Saturday, November 12, 2016

Saint Simon and Saint Jude (John 15:17-21)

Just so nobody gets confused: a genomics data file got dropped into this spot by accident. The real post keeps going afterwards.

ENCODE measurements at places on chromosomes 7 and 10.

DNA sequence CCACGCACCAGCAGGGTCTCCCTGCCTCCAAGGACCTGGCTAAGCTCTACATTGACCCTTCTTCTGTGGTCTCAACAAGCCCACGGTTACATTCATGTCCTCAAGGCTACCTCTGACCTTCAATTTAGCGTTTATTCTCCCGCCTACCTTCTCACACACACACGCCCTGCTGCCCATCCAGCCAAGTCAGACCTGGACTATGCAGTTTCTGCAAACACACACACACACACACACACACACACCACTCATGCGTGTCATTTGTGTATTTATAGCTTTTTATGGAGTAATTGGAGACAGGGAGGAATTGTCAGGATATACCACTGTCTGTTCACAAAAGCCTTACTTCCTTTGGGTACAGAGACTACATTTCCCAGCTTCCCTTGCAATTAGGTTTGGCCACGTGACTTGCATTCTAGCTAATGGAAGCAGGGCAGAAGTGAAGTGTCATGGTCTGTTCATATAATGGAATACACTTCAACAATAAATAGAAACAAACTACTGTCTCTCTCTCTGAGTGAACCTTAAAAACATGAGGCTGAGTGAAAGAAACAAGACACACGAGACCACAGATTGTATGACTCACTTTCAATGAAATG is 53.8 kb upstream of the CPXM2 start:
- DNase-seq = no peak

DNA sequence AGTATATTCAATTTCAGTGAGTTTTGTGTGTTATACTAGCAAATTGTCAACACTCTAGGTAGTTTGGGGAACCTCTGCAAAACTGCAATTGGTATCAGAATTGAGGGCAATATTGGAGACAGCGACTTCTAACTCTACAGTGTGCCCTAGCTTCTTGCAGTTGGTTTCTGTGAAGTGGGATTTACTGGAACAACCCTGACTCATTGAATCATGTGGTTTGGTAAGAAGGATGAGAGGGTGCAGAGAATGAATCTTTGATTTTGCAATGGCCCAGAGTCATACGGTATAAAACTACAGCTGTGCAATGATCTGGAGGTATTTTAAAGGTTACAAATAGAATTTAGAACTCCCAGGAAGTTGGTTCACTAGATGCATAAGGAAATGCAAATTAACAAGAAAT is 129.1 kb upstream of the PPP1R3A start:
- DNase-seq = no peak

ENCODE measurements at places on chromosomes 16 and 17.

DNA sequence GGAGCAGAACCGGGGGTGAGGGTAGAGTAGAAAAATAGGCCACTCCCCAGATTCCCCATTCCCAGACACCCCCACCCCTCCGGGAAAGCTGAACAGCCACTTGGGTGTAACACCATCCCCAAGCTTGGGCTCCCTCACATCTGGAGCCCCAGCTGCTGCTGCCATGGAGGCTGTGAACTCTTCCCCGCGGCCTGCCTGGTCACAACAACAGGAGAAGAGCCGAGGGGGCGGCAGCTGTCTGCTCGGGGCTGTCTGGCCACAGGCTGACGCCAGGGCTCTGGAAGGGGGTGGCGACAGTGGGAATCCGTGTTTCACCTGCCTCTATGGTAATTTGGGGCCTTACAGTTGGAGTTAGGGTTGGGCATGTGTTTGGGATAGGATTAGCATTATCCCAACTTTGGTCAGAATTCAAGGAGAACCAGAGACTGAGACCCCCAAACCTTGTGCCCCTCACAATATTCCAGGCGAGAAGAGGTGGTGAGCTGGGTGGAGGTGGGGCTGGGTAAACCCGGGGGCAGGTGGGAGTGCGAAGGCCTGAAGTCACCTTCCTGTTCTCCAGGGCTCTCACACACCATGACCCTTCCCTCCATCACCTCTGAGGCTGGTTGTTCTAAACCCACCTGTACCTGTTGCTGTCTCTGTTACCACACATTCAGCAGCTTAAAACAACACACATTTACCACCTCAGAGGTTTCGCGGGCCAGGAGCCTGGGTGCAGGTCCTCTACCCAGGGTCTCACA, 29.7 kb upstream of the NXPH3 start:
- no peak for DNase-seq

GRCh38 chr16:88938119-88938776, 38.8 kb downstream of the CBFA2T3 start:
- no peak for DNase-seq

“If you were of the world, the world would love you as its own; but because you are not of the world, but I chose you out of the world, therefore the world hates you.” Grace, mercy, and peace to you from God our Father and from our Lord and our Savior Jesus Christ, Amen. The text for our sermon as we commemorate the apostles Saint Simon and Saint Jude, is the Gospel lesson read a few moments ago from the fifteenth chapter of the Gospel according to Saint John. Dear friends in Christ: love one another, that is Jesus’ request, His command to all who will follow after Him. Love one another, for the world will give you only hatred. “These things I command you, so that you will love one another.” Love one another, bear one another’s burdens, sustain one another in the midst of a world that hates you all. You, dear friends, are Christ’s gifts to each other, given to love one another even unto death. Tradition has it that Saint Simon and Saint Jude, after having preached the Gospel in many and various places, journeyed together to Persia to proclaim the resurrection of Christ in that place, and there they were martyred together. “These things I command you,” Jesus said, “so that you love one another.” They loved one another as Christian brothers even unto death, they did not face the evil of this world on their own, but with the promise of Christ and the love of a brother Christian, they suffered even death for their Lord. They showed to each other the very love that Christ showed them, as they faced the very hatred that Christ endured.